I promise, this blog is not going to turn into a foodie blog.
I've shown you one of these huts on the Rideau Canal before. This is a permanent location for Beavertails in the Byward Market, across from the market building itself. The business was started, and is still run by, an Ottawa Valley family whose fried dough treat has caught on well here and has become an institution, particularly during Winterlude. The dough is shaped like a beavertail, fried up, and coated in various ways. There are franchises around the country, and temporary huts set up for festivals and other special occasions here in Ottawa and Gatineau. When President Obama first came on an official visit in February 2009, he picked up a Beavertail here, and the treat has been served at the Canadian embassy in Washington during the last couple of inauguration days (note to Marylanders and Virginians: keep that in mind for the next inauguration).
Here's one of them, with cinnamon and sugar.
Another Canadian staple for a cold winter day? It's a dish called poutine. It might look awful, but it tastes marvelous. There are variations in the recipe, but basically it consists of fries, covered with cheese curds and gravy. It's a filling lunch or dinner. I had this over at Dunn's, a restaurant also in the Market.
The beavertail looks scrumptious. Poutine I tried in Québec and did not like...ReplyDelete
One night on our way to dinner, we drove by several food trucks in an empty lot. One of them was a Canadian food truck... serving Beaver Tails.ReplyDelete
Since it was an impromptu food convergence.... I will have to hunt down the truck and send you a photo. And of course try a Beaver Tail and if they have it Poutine.
YUMMY ! I like both . Thanks for sharing .ReplyDelete
I'll bet on a cold day those are a good way to warm up.ReplyDelete
I think I gained 2 kilos just reading this William :) the beaver tail pastry sounds divine!ReplyDelete
Oh that beavertail looks so delicious! I would gobble it down! There's a food truck opening here soon that will have poutine on its menu and I can't wait!ReplyDelete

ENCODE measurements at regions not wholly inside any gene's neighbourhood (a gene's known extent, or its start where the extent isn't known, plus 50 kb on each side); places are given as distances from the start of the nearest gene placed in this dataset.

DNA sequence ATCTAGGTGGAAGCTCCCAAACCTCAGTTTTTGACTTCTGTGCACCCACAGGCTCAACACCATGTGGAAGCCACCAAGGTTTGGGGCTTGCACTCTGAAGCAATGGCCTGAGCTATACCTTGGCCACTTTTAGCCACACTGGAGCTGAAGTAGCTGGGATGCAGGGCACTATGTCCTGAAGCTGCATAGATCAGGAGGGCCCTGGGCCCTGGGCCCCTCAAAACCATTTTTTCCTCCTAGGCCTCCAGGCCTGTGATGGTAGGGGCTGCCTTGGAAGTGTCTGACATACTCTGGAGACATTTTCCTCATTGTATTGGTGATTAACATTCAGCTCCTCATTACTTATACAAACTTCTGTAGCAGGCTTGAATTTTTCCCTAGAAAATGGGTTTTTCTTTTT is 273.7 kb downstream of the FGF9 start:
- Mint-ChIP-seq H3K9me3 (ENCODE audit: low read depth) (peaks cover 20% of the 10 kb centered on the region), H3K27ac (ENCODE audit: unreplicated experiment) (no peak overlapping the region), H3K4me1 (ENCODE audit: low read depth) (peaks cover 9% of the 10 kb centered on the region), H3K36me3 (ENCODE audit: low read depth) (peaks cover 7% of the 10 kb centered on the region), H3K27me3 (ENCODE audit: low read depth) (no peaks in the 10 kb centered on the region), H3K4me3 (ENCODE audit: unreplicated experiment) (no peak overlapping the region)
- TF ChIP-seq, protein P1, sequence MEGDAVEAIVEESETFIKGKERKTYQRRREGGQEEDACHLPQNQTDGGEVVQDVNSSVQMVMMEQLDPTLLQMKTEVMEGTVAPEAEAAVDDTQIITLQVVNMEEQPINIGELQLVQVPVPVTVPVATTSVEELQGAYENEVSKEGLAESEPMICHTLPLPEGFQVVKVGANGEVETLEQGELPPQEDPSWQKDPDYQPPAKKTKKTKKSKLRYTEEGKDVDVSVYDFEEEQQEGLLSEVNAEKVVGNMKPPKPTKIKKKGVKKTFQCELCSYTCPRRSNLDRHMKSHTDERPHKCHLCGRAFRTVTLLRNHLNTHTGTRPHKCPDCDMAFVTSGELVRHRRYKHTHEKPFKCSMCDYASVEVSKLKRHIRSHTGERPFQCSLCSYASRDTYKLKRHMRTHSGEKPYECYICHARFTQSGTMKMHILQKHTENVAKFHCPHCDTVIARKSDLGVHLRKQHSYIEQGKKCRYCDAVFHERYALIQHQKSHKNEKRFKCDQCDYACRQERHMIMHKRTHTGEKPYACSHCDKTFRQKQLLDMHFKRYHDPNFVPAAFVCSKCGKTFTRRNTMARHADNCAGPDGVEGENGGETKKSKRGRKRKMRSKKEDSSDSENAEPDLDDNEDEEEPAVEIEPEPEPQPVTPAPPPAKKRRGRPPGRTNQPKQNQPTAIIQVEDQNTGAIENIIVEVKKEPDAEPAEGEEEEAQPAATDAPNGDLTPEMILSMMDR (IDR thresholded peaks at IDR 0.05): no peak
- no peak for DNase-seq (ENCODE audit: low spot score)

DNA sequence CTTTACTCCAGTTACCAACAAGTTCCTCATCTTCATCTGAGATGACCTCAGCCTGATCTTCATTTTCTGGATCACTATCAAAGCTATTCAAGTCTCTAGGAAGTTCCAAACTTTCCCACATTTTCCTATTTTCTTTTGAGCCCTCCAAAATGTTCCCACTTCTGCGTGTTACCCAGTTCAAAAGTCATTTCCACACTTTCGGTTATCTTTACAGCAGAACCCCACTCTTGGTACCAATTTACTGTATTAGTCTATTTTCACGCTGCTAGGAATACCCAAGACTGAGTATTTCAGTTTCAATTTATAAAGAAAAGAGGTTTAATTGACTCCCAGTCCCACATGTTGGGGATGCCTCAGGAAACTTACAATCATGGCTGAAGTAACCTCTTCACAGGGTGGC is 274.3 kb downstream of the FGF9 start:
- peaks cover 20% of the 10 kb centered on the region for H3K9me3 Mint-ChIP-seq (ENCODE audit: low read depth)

I'm not Michelle would have approved. :-)ReplyDelete
And not a calorie in sight anwhere! :) A fried beavertail does not whet my appetite. Actually that's true of any kind of beavertail! Amazing how a business like that can get started. I'll be it does taste good, though.ReplyDelete
Jane: Yummy! Thinking about food, talking about food, preparing food and eating food is a passion of mine! I enjoy high energy food in moderation at the time it is eaten and over time. Enjoy your high energy cultural foods!ReplyDelete
i will let my people here in virginia know about beaver tails :D they sound yummy! we eat chili cheese fries here...take some fries, top with chili and grated cheddar cheese, yum! then my kids dip it in ranch dressing...if you want to go all out, add some bacon! very low fat of course ;) i love hearing about what others eat!ReplyDelete
@Ciel: the beavertail's beyond scrumptious!ReplyDelete
@Parsnip: I'd suspect it was probably a mobile for some special event. There is an outlet or two in Colorado, as far as I know.
@Country Gal: you're welcome!
@Stuart: they certainly are!
@Grace: I wondered what kind of reactions I'd be getting out of this post!
@Tamera: you should be giving it a try!
@Revrunner: well, we'll make sure Michelle doesn't fine out.
@Lowell: they taste very good.
@Jane: thank you!
@Tanya: that sounds good too!
I thought those were chili cheese fries. I'd certainly try it with gravy instead. The beaver tail looks delicious too!ReplyDelete
I want to try both!!!ReplyDelete
What's wrong with a foodie blog?! ;) I tried my first Beavertail in Halifax last summer, and I have to say, I was a bit disappointed after all the hype. I've also never been a fan of poutine, mostly because I don't like gravy and soggy fries. Hopefully I won't be deported.ReplyDelete